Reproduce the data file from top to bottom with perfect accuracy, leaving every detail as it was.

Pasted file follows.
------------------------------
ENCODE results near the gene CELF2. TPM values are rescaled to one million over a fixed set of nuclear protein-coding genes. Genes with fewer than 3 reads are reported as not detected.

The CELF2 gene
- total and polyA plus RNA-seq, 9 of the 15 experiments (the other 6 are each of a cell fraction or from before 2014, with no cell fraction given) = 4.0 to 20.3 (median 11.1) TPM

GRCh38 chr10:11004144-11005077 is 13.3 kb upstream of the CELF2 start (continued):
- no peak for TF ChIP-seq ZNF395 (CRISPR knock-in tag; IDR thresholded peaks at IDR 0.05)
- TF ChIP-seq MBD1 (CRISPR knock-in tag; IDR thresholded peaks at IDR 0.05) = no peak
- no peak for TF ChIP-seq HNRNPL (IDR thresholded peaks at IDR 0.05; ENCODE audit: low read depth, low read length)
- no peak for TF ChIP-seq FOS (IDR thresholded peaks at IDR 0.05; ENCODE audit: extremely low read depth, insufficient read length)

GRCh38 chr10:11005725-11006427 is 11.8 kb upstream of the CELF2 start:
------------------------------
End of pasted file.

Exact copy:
ENCODE results near the gene CELF2. TPM values are rescaled to one million over a fixed set of nuclear protein-coding genes. Genes with fewer than 3 reads are reported as not detected.

The CELF2 gene
- total and polyA plus RNA-seq, 9 of the 15 experiments (the other 6 are each of a cell fraction or from before 2014, with no cell fraction given) = 4.0 to 20.3 (median 11.1) TPM

GRCh38 chr10:11004144-11005077 is 13.3 kb upstream of the CELF2 start (continued):
- no peak for TF ChIP-seq ZNF395 (CRISPR knock-in tag; IDR thresholded peaks at IDR 0.05)
- TF ChIP-seq MBD1 (CRISPR knock-in tag; IDR thresholded peaks at IDR 0.05) = no peak
- no peak for TF ChIP-seq HNRNPL (IDR thresholded peaks at IDR 0.05; ENCODE audit: low read depth, low read length)
- no peak for TF ChIP-seq FOS (IDR thresholded peaks at IDR 0.05; ENCODE audit: extremely low read depth, insufficient read length)

GRCh38 chr10:11005725-11006427 is 11.8 kb upstream of the CELF2 start: